The Ashoka Monastery was founded in 425, not far from Tiantong Si, and achieved fame through a stupa which is said to contain a bone belonging to Shakyamuni. According to tradition it was found by Liu Sake in 282. The bone is today kept in a wooden dagoba inside the stone stupa, for the protection of which a temple was specially erected. Behind the stupa can be seen a statue which represents Shakyamuni entering Nirvana, while on the back wall of the temple four guardians of heaven are depicted in high relief. On the terrace in front ofthe building a number of stelae are displayed, the oldest of which dates from 833. The 36m/118ft high tiled pagoda to the west of the temple was built in 1365.
In the village of Hemedu, about 50km/30 miles north-west of Ningbo, the remains of an ancient civilisation were discovered in 1973, The first and second of the four excavation layers have been assigned to the Neolithic period. Among the finds should be mentioned terracotta objects, tools made of wood and bone, grains of rice, bones of breeding pigs and buffaloes. These all confirm the advanced state of development attained by these people, who must have settled in this area six to seven thousand years ago.
Putuoshan rises up some 100km/60 miles east of Ningbo (accessible from there by ship) on an island just 12sq.km/4y2sq. miles in area, which belongs to the Zhoushanquando group of islands. Together with Wuteishan, Emeishan and Jiuhuashan it belongs to the Holy Mountains of Buddhism. Many legends have grown up around the mountain and island: in 916 a Japanese monk tried to bring a statue ofthe Goddess of Mercy (Guanyin) to his country, but when he came to this region, an iron lotus flower rose up from the water and barred his way to his ship. Thereupon the monk took a vow to build a temple, at which the lotus flower vanished. A short time later the “Temple of Guanyin, who does not wish to depart” (Bukengqu Guanyi-nyuan) was built on the slope of the mountain. According to another legend, after a long period of meditation, the Goddess of Mercy is supposed to have received enlightenment on nearby Luojiashan. She then crossed the sea with a single leap and cameto rest on Putuoshan where she left behind a footprint. Between the 10th and early 12th c. 218 monasteries, accommodating some 3000 monks, were built on the mountain.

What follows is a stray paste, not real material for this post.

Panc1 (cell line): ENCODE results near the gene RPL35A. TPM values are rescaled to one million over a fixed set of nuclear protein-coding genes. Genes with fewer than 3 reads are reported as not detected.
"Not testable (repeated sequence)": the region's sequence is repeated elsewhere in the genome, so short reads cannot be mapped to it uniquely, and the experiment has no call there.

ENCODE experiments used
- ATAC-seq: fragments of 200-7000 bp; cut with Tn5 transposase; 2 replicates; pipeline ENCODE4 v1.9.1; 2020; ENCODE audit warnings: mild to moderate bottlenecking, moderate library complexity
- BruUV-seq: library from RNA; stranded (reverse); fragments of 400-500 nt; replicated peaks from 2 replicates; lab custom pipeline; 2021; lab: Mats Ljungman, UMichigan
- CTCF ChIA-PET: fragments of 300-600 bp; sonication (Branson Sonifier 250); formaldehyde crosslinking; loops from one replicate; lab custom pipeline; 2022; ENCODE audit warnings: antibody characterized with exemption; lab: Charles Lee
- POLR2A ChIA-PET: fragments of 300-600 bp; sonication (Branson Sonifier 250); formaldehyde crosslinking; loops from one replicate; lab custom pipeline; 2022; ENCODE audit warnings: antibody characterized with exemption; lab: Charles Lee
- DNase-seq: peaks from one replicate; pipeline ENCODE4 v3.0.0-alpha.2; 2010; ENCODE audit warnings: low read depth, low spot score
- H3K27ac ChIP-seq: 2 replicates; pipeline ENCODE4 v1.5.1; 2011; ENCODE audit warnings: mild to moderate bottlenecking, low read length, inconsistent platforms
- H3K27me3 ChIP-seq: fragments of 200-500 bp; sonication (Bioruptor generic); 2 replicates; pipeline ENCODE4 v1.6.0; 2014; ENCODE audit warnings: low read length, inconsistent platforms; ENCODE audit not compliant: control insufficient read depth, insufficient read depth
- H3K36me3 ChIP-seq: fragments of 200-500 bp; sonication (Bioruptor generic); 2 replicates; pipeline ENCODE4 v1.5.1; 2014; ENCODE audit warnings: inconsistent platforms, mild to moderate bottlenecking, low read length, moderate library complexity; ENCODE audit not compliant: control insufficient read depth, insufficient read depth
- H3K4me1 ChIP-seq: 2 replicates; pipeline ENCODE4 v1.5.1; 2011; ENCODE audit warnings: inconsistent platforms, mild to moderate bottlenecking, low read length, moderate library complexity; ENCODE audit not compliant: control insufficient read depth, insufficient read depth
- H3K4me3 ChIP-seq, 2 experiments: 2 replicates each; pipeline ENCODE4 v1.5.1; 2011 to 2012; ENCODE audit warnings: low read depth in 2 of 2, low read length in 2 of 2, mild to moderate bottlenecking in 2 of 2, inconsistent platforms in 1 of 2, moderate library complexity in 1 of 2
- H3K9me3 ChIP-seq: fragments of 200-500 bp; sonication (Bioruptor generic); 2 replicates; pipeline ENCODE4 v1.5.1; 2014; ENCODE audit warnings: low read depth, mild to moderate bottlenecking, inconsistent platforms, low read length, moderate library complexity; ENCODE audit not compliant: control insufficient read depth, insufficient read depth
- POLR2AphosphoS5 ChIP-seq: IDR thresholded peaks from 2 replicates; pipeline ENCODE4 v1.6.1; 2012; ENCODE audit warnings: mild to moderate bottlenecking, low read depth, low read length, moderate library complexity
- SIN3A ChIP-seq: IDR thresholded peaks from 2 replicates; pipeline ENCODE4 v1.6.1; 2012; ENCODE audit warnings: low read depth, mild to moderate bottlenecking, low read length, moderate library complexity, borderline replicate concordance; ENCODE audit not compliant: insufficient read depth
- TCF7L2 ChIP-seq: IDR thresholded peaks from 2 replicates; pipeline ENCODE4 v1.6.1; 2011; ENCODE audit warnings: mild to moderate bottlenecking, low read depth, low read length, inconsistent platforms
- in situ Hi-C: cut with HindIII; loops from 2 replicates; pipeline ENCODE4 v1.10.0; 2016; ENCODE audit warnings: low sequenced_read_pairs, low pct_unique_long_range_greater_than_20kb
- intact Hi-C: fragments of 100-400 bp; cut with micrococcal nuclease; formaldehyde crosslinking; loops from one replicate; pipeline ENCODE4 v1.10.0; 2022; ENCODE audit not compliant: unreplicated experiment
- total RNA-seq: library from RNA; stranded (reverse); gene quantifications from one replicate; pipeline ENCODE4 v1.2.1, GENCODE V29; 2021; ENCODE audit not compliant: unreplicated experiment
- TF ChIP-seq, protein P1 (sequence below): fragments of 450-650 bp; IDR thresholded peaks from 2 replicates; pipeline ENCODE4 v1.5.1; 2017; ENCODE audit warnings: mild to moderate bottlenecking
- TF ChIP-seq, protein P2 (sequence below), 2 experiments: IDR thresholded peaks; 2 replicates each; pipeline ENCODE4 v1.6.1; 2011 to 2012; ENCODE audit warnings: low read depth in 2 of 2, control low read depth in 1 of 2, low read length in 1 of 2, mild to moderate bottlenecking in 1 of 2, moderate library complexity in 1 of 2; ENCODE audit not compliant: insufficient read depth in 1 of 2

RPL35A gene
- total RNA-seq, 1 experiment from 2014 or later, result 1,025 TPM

Among all these religious buildings the Monastery of Universal Salvation stands out. Built in 1080 it covers an area of 14,000sq.m/3!/2 acres and comprises seven temples, 12 pavilions and 16 other buildings. The Yuantong Baodian Hall, the largest of all the temple buildings, will accommodate 1000 people. The second largest monastery is Fayu Si. In the Yangzhi convent the stone likeness of Guanyin is of particular interest. The prince’s stupa (Duota) dates from the 14th c.
Tiantaishan, about 100km/60 miles south of Ningbo, lays claim to being the birthplace of the Buddhistic Tiantai School.
On the slopes of Tiantaishan there are a number of Buddhist monuments to be found. The most famous is Guoqing Si Monastery, dating from the year 598. In 805 the Tiantai School even began to be promulgated in Japan by a Japanese monk who had undertaken a pilgrimage to Tiantaishan the year before. The monastery possesses 14 halls and many works of art of incalculable value, including stone tablets, stone inscriptions and votive plaques. In the main hall a bronze statue of Shakyamuni (6.8m/22ft high; weighing 13 tonnes) from the Ming era (1368-1644) is held in great veneration. The 18 carved wooden sculptures from the 13th and 14th c. represent Luohan.
On the hill to the east ofthe monastery rises a 60m/20ft high tiled pagoda which is estimated to be some 1300 years old. It has a hexagonal ground-plan and is made up of nine floors.